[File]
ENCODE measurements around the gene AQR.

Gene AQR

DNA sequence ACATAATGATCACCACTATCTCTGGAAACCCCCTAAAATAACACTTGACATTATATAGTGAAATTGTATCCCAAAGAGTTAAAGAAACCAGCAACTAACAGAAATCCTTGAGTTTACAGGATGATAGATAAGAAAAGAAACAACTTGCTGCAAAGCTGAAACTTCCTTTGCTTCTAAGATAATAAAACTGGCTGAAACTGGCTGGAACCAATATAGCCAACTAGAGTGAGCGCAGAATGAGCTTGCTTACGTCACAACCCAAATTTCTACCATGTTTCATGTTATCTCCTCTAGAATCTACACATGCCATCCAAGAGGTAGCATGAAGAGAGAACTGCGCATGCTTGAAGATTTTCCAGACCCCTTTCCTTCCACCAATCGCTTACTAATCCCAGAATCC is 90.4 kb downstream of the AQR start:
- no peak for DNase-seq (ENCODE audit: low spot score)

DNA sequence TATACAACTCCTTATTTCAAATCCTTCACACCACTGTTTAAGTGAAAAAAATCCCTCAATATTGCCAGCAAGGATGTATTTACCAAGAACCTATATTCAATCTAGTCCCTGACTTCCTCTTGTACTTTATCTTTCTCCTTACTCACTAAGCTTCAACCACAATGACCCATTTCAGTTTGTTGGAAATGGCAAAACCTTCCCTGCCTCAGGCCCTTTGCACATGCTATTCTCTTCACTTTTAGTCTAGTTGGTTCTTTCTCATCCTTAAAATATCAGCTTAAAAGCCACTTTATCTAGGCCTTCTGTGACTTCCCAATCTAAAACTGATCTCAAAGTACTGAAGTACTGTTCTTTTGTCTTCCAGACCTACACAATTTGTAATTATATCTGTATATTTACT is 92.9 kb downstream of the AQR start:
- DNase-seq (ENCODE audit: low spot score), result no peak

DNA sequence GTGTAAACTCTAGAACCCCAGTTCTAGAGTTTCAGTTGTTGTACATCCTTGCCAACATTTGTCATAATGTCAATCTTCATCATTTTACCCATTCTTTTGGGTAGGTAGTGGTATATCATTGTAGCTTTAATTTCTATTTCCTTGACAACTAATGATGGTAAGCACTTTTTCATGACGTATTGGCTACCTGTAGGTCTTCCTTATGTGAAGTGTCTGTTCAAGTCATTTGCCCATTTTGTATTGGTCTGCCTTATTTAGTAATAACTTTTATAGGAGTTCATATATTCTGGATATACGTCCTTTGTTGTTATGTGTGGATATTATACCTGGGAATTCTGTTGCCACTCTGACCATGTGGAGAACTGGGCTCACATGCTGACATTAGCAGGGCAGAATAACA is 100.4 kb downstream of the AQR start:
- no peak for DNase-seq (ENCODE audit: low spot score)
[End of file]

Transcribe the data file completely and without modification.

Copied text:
ENCODE measurements around the gene AQR.

Gene AQR

DNA sequence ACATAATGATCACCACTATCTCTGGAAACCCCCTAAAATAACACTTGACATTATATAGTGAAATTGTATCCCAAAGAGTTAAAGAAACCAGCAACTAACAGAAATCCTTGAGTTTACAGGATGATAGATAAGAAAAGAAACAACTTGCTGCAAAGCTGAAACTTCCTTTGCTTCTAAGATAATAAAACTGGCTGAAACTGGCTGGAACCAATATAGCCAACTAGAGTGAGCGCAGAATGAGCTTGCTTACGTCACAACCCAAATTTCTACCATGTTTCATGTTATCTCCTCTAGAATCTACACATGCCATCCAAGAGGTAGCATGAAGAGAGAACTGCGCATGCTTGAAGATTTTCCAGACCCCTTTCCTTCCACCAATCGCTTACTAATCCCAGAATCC is 90.4 kb downstream of the AQR start:
- no peak for DNase-seq (ENCODE audit: low spot score)

DNA sequence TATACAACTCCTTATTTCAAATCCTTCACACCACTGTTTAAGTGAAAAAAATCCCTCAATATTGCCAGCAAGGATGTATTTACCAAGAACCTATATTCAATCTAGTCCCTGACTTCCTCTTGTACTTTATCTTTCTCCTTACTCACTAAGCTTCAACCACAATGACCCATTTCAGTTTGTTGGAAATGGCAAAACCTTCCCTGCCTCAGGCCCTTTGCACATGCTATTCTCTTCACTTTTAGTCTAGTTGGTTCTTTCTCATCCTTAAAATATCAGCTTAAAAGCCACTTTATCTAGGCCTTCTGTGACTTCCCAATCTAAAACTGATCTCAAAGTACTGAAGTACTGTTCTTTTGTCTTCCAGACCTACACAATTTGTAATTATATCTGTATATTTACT is 92.9 kb downstream of the AQR start:
- DNase-seq (ENCODE audit: low spot score), result no peak

DNA sequence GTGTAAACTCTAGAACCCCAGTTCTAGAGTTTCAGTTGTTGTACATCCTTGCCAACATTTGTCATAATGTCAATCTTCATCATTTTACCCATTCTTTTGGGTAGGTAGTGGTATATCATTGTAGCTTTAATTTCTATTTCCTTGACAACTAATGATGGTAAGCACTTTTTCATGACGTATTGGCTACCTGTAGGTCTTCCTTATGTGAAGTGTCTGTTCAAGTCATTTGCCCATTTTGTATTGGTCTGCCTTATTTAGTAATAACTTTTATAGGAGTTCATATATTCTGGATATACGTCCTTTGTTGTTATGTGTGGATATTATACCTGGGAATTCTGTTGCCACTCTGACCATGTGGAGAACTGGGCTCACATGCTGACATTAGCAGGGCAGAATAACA is 100.4 kb downstream of the AQR start:
- no peak for DNase-seq (ENCODE audit: low spot score)